I have a bunch of collage books. They’re generally not art books but rather something between pattern studies and wish lists for interior design.*
There’s a freedom in cutting and pasting without worrying too much about the results.
I pulled a notebook out yesterday that’s falling apart. This intersection of picture-edge and coil failure is probably my favorite shot from the book.
I used to use rubber cement. It often fails with time. I like the marks it leaves behind too.
You’ll notice some themes: barns and fabric, angels and antique maps of the heavens, flowers. Death and ghosts. Love and more flowers.
The peony/Browning poem with a picture of D as a young boy is a copy from another Sketchbook Project, the one I cannot find on the site. The theme was : Jackets, Blankets, and Sheets.
Rubber cement mark on lower left.
Sometimes the order of the images matters. I like the way the three above relate to each other.
And sometimes (often?), the collages reveal that I was thinking about my novel, like the ones below.
In the period that I wrote about (1737 to 1744), many of the enslaved had just been kidnapped from Africa. They were called “saltwater slaves” or “comyahs” (as opposed to “binyahs”) (say those two words aloud and they’ll make sense). In other words, in the early colonial period, some slaves were born here and some in Africa. I’ve thought a lot about what it would have meant to have memories of home, to have been ripped away from a coherent society and family, to be force marched and shipped to these shores into lives of brutality, abject humiliation, and privation.
These geographical and soul wounds can be viewed through the lens of indigo. Eliza Pinckney was an early innovator, but the slaves who harvested, aerated, and acidified the batches of dye may have had very specific memories about the crop, not to mention expertise. I learned about the Tuaregs of the Sahara, also known as “the blue men” for their intense deep indigo blue turbans — cloth which when unwrapped would leave blue shadows across their foreheads. I learned that in some areas of Western Africa cloths were woven with indigo threads to swaddle babies at birth. The same cloths would be worn at weddings and then used as shrouds at the end. Also, I learned that men tended to be the weavers.
I could say more about all of this but will leave it here for now.
* Exceptions: The Sketchbook Projects, collected collages done under Acey’s direction, and two books of Paris Collage Club works (one done, one in progress).
Dee~ I really like your collage work…each one, such a story. True art. I think, for me, the first image speaks the loudest to me. I like the very realness of those textures and colors, Plus, anything with a horse these days is right up my alley.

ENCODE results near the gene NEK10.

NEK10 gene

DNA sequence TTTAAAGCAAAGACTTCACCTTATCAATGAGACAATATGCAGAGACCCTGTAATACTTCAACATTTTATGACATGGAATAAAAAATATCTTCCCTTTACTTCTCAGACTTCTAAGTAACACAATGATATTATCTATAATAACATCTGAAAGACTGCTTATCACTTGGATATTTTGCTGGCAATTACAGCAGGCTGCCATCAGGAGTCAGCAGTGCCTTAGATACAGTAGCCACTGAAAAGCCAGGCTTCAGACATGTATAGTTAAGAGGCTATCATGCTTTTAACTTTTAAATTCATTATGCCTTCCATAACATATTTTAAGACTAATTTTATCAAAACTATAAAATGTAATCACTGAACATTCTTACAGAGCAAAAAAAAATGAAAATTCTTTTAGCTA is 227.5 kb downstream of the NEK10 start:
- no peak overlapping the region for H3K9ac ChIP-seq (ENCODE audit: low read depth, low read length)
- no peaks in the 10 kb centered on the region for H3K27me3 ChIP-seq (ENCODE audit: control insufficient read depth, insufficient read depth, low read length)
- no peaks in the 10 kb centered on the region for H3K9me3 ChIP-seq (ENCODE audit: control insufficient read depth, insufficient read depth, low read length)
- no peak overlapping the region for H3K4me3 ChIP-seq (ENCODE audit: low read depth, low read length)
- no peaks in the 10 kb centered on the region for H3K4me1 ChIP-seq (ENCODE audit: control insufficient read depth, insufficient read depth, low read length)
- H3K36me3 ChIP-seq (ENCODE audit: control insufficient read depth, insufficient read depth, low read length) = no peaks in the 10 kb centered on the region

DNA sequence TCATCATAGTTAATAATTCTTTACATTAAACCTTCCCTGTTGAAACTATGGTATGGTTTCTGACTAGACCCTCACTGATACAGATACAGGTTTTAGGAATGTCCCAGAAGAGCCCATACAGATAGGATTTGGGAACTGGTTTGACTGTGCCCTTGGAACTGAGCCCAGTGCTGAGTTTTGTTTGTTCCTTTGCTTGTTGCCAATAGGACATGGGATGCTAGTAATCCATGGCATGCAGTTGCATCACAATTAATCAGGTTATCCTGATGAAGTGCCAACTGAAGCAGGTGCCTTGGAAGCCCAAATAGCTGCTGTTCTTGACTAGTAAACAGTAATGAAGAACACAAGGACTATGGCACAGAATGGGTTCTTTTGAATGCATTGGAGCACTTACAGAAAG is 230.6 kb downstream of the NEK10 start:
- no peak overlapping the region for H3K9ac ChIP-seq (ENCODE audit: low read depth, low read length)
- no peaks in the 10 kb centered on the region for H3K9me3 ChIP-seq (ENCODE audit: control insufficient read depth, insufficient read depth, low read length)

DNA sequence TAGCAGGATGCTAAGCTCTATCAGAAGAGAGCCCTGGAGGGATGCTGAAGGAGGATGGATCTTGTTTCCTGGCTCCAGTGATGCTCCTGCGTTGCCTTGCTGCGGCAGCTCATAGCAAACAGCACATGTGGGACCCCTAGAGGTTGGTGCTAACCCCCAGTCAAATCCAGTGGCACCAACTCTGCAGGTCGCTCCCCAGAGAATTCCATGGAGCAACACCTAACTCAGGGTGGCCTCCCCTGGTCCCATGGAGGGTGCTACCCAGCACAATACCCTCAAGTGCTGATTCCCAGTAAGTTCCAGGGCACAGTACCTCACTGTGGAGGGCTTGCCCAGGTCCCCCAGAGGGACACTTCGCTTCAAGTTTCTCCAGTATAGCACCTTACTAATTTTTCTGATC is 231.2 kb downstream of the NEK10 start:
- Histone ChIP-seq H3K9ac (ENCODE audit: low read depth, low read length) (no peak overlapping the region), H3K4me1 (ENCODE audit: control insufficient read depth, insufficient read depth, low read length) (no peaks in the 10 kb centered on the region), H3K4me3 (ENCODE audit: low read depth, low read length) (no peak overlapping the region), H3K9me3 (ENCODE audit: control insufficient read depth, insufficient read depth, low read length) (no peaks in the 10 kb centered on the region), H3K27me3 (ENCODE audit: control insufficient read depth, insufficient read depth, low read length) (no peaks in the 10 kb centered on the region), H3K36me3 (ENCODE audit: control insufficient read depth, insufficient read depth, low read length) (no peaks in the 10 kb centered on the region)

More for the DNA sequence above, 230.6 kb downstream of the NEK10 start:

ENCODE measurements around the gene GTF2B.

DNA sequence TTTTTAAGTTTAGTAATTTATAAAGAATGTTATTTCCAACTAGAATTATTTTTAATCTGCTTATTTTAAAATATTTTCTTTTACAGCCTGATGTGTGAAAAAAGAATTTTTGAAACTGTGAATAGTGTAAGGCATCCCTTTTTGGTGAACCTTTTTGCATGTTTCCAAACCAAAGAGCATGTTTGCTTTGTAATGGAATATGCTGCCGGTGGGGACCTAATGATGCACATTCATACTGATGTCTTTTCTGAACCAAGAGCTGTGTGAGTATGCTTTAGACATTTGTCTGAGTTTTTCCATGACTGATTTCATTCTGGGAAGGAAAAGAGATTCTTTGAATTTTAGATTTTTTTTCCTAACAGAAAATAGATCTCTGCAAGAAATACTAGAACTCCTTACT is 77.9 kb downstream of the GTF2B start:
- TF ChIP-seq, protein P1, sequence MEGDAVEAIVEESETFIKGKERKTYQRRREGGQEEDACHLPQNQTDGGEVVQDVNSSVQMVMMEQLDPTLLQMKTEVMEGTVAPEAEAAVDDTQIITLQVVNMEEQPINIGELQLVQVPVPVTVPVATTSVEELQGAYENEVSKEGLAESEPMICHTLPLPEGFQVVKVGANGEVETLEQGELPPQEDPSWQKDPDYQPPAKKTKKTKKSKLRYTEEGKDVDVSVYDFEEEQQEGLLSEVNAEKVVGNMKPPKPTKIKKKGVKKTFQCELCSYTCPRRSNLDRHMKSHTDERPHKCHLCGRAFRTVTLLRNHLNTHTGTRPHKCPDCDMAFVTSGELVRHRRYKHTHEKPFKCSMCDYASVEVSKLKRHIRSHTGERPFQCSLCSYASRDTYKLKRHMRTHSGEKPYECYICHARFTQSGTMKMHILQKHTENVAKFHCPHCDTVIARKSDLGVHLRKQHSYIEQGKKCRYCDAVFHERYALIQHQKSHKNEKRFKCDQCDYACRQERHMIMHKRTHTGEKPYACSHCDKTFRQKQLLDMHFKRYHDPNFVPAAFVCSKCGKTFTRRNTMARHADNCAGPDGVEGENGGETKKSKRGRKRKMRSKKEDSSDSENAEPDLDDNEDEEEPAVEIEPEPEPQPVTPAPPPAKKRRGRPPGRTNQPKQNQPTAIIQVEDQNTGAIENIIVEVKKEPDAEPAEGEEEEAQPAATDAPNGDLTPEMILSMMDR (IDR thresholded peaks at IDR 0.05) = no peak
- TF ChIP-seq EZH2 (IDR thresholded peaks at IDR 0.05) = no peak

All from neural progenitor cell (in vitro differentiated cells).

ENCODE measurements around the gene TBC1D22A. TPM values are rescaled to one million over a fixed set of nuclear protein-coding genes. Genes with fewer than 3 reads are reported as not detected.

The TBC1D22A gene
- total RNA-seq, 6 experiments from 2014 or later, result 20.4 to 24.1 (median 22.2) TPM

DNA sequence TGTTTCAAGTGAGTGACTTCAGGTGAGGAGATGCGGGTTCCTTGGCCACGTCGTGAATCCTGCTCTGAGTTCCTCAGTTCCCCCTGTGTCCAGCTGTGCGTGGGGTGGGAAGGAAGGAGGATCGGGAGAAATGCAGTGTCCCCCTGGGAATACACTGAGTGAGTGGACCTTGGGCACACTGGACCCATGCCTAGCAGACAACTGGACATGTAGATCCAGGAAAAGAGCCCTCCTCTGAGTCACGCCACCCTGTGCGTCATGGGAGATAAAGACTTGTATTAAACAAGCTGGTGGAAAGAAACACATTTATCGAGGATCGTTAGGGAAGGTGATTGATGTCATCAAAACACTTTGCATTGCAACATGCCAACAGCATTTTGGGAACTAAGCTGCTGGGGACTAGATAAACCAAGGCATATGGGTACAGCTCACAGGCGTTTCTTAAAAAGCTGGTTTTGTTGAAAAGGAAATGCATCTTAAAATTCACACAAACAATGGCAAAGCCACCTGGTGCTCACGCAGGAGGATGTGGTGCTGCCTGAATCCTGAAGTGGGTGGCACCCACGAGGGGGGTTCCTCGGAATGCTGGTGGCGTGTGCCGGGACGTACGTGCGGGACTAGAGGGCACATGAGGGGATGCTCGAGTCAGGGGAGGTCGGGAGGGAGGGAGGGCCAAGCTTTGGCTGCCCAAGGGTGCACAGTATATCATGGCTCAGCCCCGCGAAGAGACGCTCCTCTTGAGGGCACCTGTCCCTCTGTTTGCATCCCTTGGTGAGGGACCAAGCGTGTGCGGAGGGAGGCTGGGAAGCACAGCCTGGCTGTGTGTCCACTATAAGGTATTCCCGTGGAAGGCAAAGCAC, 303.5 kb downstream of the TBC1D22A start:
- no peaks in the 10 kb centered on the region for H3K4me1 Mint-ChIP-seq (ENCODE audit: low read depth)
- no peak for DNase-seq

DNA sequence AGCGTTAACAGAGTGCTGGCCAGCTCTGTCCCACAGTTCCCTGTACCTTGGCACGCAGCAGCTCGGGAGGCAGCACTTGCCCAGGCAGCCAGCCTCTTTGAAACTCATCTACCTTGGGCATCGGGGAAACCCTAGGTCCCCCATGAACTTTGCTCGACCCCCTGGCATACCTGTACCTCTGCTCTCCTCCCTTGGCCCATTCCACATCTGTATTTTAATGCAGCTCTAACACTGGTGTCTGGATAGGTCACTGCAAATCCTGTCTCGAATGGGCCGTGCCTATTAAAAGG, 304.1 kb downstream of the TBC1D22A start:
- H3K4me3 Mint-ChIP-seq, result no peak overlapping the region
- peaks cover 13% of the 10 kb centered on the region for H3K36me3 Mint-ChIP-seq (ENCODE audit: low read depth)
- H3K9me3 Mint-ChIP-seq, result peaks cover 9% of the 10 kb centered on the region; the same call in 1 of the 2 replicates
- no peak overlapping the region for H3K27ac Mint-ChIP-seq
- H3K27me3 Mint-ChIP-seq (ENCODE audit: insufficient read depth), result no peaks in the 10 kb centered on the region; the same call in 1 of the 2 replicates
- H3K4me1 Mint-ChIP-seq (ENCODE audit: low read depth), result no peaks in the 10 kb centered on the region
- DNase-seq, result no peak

When I saw that ripped piece of paper, I was reminded how a million years ago someone taught me that the direction you rip the paper will make that white tear mark on one side (front) or the other (back) (very hard to write this well). At the time, that was such an Ah-Ha to me! You mean I can control where that white ripped mark is?? Amazing!! haha
What?! Mark me as head blown. I did not know this about the tearing. Of course I knew that paper has a grain and will tear in a neat strip in one direction and a jagged mess in the other. But the white showing business? Oh my god.
It is one thing to remove yourself from your homeland and bravely venture forth to a new land, hoping for new opportunities, and a brighter future. Equally knowing that there will be hardships but that kindness, good sponsors, hard work, determination and hope, will be your touchstones. This is how my parents viewed their coming from Spain to America. It is entirely another experience to be ripped away from your world, with nothing to anchor yourself except the deepest instinct of survival and to be thrust into a nightmare…
Third image from the bottom, the dark shrouded shape to me resembles a sphinx and I recall that one of the definitions of sphinx from the Greek is “to bind”. What a powerful image to have in this post that speaks of slavery because within this shape, I see a person, limbs outstretched, reaching…
You’re right to point out that the immigrant experience does not resemble the slave experience even remotely. In reading about slavery, the first heartbeat is horror and the second is admiration for all the ways Black people found to endure it — sometimes with resilience, specks of joy, and resistance.
rubber cement glue … and now I’m remembering the metal cylinder cans, the stiff brushes attached to the screw top lids, and the smell that pervaded the art room (well ventilated it was not) … 20+ kids, some making “scars” on their arms, others blowing on hands coated with the stuff, the better to roll off a large gob … how cool it was to dry the glue on two pieces of paper and then stick them together … if you could just wait long enough for it to dry
well, that was quite a trip down memory lane … these days I’m happy to have Yes! paste to work with … and I envy you the time you have devoted to becoming adept at digital collage … time well-spent
I remember those metal containers. With the brush built in to the cap! I’m also, BtW, still using the YES paste you sent to me a while back.